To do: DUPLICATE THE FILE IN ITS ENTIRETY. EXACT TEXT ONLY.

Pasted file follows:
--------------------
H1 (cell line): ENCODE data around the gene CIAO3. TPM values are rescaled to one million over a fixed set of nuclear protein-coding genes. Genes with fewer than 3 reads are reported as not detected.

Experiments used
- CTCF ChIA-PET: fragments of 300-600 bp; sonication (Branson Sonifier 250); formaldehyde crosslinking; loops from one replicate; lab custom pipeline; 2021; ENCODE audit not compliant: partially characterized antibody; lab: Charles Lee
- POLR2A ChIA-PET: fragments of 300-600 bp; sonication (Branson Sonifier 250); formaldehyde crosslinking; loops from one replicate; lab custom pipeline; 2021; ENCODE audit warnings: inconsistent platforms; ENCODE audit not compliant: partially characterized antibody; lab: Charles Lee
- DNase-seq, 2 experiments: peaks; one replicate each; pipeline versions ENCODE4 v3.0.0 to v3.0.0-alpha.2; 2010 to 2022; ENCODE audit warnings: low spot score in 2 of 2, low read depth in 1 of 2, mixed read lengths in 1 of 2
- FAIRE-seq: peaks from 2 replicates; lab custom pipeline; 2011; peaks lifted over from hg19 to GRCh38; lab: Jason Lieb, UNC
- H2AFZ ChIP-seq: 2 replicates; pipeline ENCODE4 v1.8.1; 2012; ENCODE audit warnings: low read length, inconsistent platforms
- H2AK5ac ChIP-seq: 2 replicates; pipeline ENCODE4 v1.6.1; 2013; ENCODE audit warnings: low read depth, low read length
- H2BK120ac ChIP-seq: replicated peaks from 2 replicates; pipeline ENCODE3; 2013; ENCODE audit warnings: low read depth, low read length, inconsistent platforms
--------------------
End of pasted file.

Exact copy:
H1 (cell line): ENCODE data around the gene CIAO3. TPM values are rescaled to one million over a fixed set of nuclear protein-coding genes. Genes with fewer than 3 reads are reported as not detected.

Experiments used
- CTCF ChIA-PET: fragments of 300-600 bp; sonication (Branson Sonifier 250); formaldehyde crosslinking; loops from one replicate; lab custom pipeline; 2021; ENCODE audit not compliant: partially characterized antibody; lab: Charles Lee
- POLR2A ChIA-PET: fragments of 300-600 bp; sonication (Branson Sonifier 250); formaldehyde crosslinking; loops from one replicate; lab custom pipeline; 2021; ENCODE audit warnings: inconsistent platforms; ENCODE audit not compliant: partially characterized antibody; lab: Charles Lee
- DNase-seq, 2 experiments: peaks; one replicate each; pipeline versions ENCODE4 v3.0.0 to v3.0.0-alpha.2; 2010 to 2022; ENCODE audit warnings: low spot score in 2 of 2, low read depth in 1 of 2, mixed read lengths in 1 of 2
- FAIRE-seq: peaks from 2 replicates; lab custom pipeline; 2011; peaks lifted over from hg19 to GRCh38; lab: Jason Lieb, UNC
- H2AFZ ChIP-seq: 2 replicates; pipeline ENCODE4 v1.8.1; 2012; ENCODE audit warnings: low read length, inconsistent platforms
- H2AK5ac ChIP-seq: 2 replicates; pipeline ENCODE4 v1.6.1; 2013; ENCODE audit warnings: low read depth, low read length
- H2BK120ac ChIP-seq: replicated peaks from 2 replicates; pipeline ENCODE3; 2013; ENCODE audit warnings: low read depth, low read length, inconsistent platforms